Winehouse rules Grammys, but Hancock shocks

LOS ANGELES (Reuters) - British pop singer Amy Winehouse, whose rapid decline into an abyss of drug abuse shocked fans last year, won five Grammy Awards on Sunday after taking a break from rehab to perform at the show from London.

But jazz veteran Herbie Hancock was the surprise winner of the coveted album of the year award for the all-star Joni Mitchell tribute “River: The Joni Letters,” preventing Winehouse from enjoying a historic clean sweep of the top four Grammy prizes.

Still, Winehouse, 24, won the most awards at the ceremony. Her tally for the night included record and song of the year for her signature hit tune “Rehab,” and best new artist. Hip-hop star Kanye West, who had led the field with eight nominations going into the awards, ended up with four victories.

Winehouse’s “Back to Black” and West’s “Graduation,” both commercial and critical successes, were considered the front-runners for album of the year. The loss was likely a huge blow for West. The outspoken artist made his displeasure loud and clear after he lost the race with his two previous albums.

Hancock’s win was the first by a jazz instrumental release since Stan Getz and Joao Gilberto’s “Getz/Gilberto” in 1965.

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The pianist and composer also won the contemporary jazz album Grammy, bringing his career haul to 12. Virtually no one among the Grammy pundits had expected him to take the big prize. Even his nomination was a surprise.

“It’s immeasurable how surprised I am,” Hancock, 67, told reporters backstage. “I didn’t even hear my name at first, and I was waiting to hear my name, and they said it, and I didn’t hear it. And then I heard the word ‘River’ ... Is this happening?”

The 13,000 industry professionals who vote for the Grammys do occasionally surprise in this category. In 2001, an obscure album by veteran rock duo Steely Dan took the award over the heavily favored rap star Eminem.

Even without the album of the year, Winehouse savored a tentative comeback. Three weeks ago she was filmed appearing to be smoking crack cocaine at a party. A little later, she entered a London rehab clinic.

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Because of her drug treatment -- and problems getting a U.S. work visa -- Winehouse performed “Rehab” and the equally personal “You Know I’m No Good” live via satellite from a London recording studio decorated as a cabaret.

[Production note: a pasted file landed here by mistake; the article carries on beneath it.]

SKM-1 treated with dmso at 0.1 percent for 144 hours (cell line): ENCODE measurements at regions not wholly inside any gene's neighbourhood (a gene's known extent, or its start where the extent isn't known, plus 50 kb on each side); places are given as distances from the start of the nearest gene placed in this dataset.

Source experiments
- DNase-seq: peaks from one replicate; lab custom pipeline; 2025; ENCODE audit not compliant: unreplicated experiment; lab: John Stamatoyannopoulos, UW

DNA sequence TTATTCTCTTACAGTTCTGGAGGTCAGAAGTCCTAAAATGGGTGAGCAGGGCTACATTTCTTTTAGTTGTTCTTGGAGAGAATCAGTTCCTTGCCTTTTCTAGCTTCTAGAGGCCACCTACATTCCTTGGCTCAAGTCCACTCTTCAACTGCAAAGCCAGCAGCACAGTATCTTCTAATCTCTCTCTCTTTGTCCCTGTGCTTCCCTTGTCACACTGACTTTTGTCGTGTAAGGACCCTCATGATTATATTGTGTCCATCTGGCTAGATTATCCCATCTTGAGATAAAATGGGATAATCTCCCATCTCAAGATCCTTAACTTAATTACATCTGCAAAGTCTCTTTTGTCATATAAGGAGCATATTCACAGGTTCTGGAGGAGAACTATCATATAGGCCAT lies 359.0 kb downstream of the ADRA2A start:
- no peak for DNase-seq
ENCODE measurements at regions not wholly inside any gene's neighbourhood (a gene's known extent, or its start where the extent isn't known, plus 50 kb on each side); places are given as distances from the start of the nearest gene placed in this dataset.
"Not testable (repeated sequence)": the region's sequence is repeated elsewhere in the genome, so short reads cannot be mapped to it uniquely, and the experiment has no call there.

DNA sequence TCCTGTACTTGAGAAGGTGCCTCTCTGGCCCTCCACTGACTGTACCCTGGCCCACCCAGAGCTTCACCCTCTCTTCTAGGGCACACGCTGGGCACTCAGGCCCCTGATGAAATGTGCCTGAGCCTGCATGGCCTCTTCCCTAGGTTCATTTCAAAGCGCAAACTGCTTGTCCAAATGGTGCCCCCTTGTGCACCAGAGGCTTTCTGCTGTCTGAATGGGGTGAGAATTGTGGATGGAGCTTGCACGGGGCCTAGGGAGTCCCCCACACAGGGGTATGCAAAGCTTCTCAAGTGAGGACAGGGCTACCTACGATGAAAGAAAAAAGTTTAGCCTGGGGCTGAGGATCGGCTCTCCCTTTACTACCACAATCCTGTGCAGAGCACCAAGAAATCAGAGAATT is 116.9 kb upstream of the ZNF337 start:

Sporting her usual beehive bouffant and a ruffled black sleeveless mini-dress, she performed confidently, offering a few sly grins along the way.

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During both tunes, she amended the lyrics to mention her husband, Blake Fielder-Civil, who is languishing in a London prison facing serious charges related to a pub brawl.

Winehouse also won Grammys for female pop vocal solo performance for “Rehab,” and pop vocal album for “Back to Black.” With five Grammys, she ties Lauryn Hill, Alicia Keys, Norah Jones and Beyonce for the most wins in a year by a female artist.

West’s awards were all in the rap category: rap album for “Graduation,” rap solo performance (“Stronger”), rap performance by a duo or group with vocals (“Southside”), and rap song (“Good Life”). His career haul is 10 statuettes.

Still mourning the death of his mother, college professor Donda West who died in November after plastic surgery, West performed an emotional version of his song “Hey Mama.” He had also shaved the word “MAMA” into the back of his head.

In accepting the best rap album Grammy for “Graduation,” he declared a little too confidently that he had made the Grammys his “new place of residence.”

Country singer Vince Gill provided the best laugh of the evening a little later, when Ringo Starr presented him with the country album of the year award for “These Days.”

“I just got an award given to me by a Beatle,” he said. “Have you had that happen yet, Kanye?”

Editing by Steve Gorman and Bob Tourtellotte